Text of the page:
The cubs follow their mother learning from everything she does including how and where to find food, and what is dangerous and to be avoided. Unruly cubs are often disciplined by their mother's growling, grunting, and she even swats cubs who have not responded to her vocalizations. Some cubs remain with the sow for up to two years before they become independent and drift away.
Once a black bear begins hibernating, it can doze for many months with a body temperature of 88°F or higher, which is within 12°F of summer body temperature levels. By contrast, the body temperature of smaller hibernators such as marmots, chipmunks, and ground squirrels may drop below 40°F. These smaller creatures are known as the "true hibernators" while bear inactivity has been termed "seasonal lethargy." For simplicity, we will refer to the inactivity of bears during the winter as hibernation.
Bears can go on slumbering because their warm pelts, lower tendency to lose heat, and large body mass allow them to better retain body heat. This, in turn, enables them to cut their metabolic rate in half. Black bears keep their heads and torsos warm enough during hibernation that they can wake if disturbed, although they require a few minutes to awaken.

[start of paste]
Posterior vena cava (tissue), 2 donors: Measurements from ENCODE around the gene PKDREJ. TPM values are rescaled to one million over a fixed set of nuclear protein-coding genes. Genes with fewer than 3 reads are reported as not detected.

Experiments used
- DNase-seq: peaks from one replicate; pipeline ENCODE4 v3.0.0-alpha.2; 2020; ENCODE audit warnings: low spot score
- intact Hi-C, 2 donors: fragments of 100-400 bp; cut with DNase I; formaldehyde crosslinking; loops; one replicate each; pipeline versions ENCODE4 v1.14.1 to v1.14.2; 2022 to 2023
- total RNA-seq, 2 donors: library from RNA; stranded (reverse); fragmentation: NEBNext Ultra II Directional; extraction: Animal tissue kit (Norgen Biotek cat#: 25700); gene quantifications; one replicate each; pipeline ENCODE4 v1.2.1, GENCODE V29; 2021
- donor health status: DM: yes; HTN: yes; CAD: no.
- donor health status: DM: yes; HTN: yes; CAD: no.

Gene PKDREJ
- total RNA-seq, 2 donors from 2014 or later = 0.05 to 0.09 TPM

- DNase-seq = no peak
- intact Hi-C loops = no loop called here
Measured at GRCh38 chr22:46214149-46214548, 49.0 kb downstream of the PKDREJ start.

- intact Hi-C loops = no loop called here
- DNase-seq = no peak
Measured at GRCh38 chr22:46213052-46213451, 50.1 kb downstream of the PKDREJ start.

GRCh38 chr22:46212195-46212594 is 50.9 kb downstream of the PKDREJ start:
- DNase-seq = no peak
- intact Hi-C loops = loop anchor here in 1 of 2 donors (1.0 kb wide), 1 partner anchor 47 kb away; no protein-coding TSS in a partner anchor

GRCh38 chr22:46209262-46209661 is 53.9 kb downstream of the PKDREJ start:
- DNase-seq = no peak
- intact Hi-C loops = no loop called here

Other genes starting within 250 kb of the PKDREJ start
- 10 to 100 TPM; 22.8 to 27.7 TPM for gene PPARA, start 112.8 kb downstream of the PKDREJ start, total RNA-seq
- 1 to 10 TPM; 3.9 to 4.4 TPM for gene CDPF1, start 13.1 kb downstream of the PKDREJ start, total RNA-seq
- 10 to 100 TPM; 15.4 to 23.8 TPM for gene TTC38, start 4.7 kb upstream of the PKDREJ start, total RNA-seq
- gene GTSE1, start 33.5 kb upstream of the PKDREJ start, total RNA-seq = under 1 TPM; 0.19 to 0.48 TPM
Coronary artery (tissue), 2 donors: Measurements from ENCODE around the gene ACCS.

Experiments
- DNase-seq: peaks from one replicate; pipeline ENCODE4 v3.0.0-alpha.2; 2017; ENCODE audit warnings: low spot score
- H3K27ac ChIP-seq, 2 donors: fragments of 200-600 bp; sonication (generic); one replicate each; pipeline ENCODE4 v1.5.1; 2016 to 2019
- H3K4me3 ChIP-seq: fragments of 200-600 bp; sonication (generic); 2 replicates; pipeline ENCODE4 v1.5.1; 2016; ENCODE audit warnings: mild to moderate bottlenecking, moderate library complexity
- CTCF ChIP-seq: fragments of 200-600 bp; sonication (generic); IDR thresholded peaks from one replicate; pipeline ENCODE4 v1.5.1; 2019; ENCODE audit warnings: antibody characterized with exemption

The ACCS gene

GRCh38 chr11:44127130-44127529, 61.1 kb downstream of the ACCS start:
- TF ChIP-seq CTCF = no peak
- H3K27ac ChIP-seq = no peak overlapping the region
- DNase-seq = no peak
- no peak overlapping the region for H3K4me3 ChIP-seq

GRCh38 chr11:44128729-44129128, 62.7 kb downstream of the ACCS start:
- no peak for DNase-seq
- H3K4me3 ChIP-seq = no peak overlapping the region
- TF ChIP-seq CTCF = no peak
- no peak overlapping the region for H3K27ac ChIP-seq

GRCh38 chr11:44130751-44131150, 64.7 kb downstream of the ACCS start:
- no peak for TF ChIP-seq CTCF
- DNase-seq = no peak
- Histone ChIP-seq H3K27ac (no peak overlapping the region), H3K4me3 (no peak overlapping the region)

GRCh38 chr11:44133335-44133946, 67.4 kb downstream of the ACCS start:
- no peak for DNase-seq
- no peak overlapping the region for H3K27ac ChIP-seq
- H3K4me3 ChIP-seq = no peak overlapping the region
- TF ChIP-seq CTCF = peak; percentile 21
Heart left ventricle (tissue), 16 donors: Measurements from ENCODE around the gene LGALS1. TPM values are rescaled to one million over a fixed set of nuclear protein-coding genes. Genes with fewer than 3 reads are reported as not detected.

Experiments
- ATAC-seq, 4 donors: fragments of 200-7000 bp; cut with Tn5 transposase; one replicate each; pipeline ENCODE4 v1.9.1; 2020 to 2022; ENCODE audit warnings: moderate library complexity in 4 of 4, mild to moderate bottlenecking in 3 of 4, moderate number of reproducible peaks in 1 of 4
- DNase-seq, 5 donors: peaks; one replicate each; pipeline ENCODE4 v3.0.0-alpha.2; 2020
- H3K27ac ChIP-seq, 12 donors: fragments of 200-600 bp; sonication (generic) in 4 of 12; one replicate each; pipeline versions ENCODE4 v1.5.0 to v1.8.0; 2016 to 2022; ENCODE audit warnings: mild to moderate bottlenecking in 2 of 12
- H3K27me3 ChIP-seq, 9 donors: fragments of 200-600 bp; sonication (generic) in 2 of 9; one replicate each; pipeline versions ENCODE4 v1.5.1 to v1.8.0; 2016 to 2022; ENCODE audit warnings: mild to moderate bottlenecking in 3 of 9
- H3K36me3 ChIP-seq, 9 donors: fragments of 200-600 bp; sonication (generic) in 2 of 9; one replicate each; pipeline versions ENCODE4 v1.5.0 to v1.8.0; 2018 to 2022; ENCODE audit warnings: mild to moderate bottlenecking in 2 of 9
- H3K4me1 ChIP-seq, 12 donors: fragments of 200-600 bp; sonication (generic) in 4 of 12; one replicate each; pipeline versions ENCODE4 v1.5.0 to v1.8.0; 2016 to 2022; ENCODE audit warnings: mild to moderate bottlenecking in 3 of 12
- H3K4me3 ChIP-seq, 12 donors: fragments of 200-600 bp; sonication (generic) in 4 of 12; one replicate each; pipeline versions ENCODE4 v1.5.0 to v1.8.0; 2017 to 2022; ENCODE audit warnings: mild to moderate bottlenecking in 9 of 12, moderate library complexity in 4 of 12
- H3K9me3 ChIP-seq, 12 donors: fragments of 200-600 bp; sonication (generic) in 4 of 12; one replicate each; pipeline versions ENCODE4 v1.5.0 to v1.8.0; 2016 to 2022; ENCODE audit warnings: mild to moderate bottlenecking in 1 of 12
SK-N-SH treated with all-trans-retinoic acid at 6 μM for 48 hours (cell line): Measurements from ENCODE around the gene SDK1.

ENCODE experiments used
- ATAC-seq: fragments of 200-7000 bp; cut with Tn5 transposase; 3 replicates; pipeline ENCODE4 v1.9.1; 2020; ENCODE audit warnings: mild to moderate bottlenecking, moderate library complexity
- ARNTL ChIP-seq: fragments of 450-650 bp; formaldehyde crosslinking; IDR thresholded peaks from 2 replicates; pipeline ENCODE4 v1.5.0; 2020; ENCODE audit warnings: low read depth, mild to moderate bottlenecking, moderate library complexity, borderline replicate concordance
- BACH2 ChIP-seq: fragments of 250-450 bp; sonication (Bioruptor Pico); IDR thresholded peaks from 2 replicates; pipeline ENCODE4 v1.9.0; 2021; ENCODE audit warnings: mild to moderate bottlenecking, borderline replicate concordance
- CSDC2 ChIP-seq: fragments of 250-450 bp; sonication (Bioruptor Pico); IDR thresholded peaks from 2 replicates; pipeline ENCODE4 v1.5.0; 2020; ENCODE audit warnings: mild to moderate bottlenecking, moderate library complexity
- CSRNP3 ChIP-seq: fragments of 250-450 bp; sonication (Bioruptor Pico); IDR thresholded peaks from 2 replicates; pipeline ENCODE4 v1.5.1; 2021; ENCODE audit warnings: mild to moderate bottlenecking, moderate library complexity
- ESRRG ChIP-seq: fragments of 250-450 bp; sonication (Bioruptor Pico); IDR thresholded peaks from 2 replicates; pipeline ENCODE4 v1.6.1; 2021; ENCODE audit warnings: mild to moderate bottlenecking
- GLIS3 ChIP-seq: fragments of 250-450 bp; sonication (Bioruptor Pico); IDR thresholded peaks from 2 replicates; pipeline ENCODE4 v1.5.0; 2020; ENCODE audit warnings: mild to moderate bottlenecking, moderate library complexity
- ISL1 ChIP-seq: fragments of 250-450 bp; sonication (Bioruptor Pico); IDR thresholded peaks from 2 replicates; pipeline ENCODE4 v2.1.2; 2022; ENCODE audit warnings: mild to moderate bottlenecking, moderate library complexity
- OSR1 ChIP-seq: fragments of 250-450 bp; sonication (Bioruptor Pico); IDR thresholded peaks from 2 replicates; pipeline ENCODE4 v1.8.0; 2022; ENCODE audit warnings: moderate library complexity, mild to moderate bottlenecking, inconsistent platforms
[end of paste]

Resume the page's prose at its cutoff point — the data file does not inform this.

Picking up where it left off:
During hibernation, black bears live off their own fat, their cholesterol levels are more than twice what they are in summer (more than twice as high as most people). But bears show no signs of hardening of the arteries or the formation of cholesterol gallstones. Research has shown that hibernating bears generate a form of bile acid that, when administered to people, dissolves gallstones, eliminating the need for surgery. Weight loss during hibernation is extreme. Male black bears will typically drop between 15 and 30 percent of their body weight, while reproductive sows can lose up to 40 percent. Despite this grave weight loss, over 90 percent of black bears survive the winter.